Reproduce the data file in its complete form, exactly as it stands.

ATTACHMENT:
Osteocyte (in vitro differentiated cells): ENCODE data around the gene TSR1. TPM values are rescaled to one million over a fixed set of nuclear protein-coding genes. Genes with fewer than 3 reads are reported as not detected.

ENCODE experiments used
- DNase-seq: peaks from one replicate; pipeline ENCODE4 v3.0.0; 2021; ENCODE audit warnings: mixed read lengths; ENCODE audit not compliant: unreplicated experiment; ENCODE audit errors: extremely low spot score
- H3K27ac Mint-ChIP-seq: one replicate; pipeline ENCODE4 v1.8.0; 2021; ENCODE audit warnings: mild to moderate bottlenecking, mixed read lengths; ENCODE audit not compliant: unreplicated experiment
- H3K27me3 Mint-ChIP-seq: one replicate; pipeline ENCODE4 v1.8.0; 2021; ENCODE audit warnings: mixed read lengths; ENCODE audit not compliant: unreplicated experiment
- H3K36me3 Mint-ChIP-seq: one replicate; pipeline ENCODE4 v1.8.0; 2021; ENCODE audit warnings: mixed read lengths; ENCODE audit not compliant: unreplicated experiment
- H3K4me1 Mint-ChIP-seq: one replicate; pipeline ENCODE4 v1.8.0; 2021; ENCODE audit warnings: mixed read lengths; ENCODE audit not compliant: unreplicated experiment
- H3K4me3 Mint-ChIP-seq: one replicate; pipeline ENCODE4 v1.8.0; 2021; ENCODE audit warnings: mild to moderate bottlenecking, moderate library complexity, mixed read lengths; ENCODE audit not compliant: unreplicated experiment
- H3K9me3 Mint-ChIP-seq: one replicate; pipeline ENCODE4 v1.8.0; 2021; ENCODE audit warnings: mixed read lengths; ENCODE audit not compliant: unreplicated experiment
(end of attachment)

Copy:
Osteocyte (in vitro differentiated cells): ENCODE data around the gene TSR1. TPM values are rescaled to one million over a fixed set of nuclear protein-coding genes. Genes with fewer than 3 reads are reported as not detected.

ENCODE experiments used
- DNase-seq: peaks from one replicate; pipeline ENCODE4 v3.0.0; 2021; ENCODE audit warnings: mixed read lengths; ENCODE audit not compliant: unreplicated experiment; ENCODE audit errors: extremely low spot score
- H3K27ac Mint-ChIP-seq: one replicate; pipeline ENCODE4 v1.8.0; 2021; ENCODE audit warnings: mild to moderate bottlenecking, mixed read lengths; ENCODE audit not compliant: unreplicated experiment
- H3K27me3 Mint-ChIP-seq: one replicate; pipeline ENCODE4 v1.8.0; 2021; ENCODE audit warnings: mixed read lengths; ENCODE audit not compliant: unreplicated experiment
- H3K36me3 Mint-ChIP-seq: one replicate; pipeline ENCODE4 v1.8.0; 2021; ENCODE audit warnings: mixed read lengths; ENCODE audit not compliant: unreplicated experiment
- H3K4me1 Mint-ChIP-seq: one replicate; pipeline ENCODE4 v1.8.0; 2021; ENCODE audit warnings: mixed read lengths; ENCODE audit not compliant: unreplicated experiment
- H3K4me3 Mint-ChIP-seq: one replicate; pipeline ENCODE4 v1.8.0; 2021; ENCODE audit warnings: mild to moderate bottlenecking, moderate library complexity, mixed read lengths; ENCODE audit not compliant: unreplicated experiment
- H3K9me3 Mint-ChIP-seq: one replicate; pipeline ENCODE4 v1.8.0; 2021; ENCODE audit warnings: mixed read lengths; ENCODE audit not compliant: unreplicated experiment